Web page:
Ketamine Use for Cancer and Chronic Pain Management

Clayton Culp, Hee Kee Kim and Salahadin Abdi

Published 2 February 2021 |


Ketamine, an N-methyl-D-aspartate receptor antagonist, is widely known as a dissociative anesthetic and phencyclidine derivative. Due to an undesirable adverse event profile when used as an anesthetic it had widely fallen out of human use in favor of more modern agents. However, it has recently been explored for several other indications such as treatment resistant depression and chronic pain. Several recent studies and case reports compiled here show that ketamine is an effective analgesic in chronic pain conditions including cancer-related neuropathic pain. Of special interest is ketamine’s opioid sparing ability by counteracting the central nervous system sensitization seen in opioid induced hyperalgesia. Furthermore, at the sub-anesthetic concentrations used for analgesia ketamine’s safety and adverse event profiles are much improved. In this article, we review both the basic science and clinical evidence regarding ketamine’s utility in chronic pain conditions as well as potential adverse events.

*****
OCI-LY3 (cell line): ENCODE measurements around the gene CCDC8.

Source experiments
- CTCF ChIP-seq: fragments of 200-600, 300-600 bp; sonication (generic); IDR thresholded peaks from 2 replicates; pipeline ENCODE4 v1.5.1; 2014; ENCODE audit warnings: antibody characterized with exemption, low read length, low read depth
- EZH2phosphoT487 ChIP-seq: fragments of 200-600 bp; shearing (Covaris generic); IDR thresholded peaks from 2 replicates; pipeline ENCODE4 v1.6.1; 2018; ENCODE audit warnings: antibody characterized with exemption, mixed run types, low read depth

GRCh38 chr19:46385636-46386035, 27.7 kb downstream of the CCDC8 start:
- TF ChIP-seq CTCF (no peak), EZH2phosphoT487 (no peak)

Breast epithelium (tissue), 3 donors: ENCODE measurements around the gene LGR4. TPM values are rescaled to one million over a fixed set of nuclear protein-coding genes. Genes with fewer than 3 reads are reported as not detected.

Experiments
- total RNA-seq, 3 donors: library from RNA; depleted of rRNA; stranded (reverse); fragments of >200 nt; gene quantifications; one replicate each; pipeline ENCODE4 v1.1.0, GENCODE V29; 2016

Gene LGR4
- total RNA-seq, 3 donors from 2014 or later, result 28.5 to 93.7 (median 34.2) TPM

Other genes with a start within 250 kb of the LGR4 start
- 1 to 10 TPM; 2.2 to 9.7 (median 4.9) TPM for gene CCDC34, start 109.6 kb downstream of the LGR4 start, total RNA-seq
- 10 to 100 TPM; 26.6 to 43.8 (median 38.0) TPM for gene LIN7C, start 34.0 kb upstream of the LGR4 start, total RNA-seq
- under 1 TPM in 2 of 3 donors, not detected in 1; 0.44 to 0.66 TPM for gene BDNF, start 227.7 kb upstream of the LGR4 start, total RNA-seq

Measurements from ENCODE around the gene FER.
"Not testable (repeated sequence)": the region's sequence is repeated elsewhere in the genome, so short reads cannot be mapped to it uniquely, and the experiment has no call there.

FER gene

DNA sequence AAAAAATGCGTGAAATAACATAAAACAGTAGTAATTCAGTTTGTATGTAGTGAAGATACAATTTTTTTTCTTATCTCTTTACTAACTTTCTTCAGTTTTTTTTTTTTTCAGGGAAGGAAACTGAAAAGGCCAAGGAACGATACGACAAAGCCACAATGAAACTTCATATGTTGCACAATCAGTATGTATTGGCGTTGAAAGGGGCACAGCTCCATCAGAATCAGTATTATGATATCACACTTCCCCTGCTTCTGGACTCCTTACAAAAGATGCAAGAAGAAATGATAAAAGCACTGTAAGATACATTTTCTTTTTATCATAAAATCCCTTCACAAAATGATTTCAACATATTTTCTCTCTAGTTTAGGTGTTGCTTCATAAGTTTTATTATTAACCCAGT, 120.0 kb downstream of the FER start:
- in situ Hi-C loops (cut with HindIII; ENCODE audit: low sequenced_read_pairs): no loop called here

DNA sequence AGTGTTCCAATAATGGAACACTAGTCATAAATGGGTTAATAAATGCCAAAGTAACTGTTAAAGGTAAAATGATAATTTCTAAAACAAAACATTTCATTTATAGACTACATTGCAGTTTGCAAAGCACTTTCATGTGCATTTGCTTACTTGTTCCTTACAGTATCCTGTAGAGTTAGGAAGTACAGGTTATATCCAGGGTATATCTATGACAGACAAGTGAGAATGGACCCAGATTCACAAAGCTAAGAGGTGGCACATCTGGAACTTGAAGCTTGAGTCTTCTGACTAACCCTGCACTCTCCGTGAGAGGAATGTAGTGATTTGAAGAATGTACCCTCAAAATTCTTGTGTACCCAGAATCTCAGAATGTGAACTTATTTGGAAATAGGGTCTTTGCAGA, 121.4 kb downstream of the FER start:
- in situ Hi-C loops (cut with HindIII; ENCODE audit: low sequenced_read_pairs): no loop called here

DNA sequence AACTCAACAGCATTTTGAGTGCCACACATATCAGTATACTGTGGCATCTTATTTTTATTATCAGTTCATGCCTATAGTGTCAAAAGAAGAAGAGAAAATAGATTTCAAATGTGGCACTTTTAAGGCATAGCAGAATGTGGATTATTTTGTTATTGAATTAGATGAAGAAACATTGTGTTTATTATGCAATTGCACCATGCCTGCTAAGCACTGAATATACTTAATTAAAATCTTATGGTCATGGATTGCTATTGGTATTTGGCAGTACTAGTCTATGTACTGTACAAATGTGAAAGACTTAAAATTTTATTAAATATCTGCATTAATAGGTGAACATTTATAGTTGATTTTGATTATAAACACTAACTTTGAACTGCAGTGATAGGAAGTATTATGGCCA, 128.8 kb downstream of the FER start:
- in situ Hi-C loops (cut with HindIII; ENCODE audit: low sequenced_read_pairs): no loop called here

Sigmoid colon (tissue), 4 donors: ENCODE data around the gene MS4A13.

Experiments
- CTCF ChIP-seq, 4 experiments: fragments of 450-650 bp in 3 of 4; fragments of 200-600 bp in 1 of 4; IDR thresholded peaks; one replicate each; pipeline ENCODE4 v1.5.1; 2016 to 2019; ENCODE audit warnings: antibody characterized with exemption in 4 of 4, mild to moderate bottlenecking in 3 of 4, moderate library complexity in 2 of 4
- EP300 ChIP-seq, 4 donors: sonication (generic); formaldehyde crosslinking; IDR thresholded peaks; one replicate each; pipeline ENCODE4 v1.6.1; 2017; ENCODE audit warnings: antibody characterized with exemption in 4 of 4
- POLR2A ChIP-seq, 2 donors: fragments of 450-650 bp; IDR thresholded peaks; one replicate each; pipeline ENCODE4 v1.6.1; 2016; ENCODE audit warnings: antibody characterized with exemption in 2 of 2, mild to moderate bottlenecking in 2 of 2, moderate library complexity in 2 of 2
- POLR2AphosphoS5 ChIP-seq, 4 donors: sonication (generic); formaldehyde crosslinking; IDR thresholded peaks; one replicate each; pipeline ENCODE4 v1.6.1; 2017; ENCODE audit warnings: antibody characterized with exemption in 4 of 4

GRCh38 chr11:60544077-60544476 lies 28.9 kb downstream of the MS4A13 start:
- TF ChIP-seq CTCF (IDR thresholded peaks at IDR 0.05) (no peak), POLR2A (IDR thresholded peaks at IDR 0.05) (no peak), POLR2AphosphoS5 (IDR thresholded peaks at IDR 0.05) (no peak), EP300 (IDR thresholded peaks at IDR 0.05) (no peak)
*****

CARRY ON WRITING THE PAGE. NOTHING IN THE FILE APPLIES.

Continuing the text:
Keywords: ketamine, pain, chronic pain, complex regional pain syndrome, acute pain


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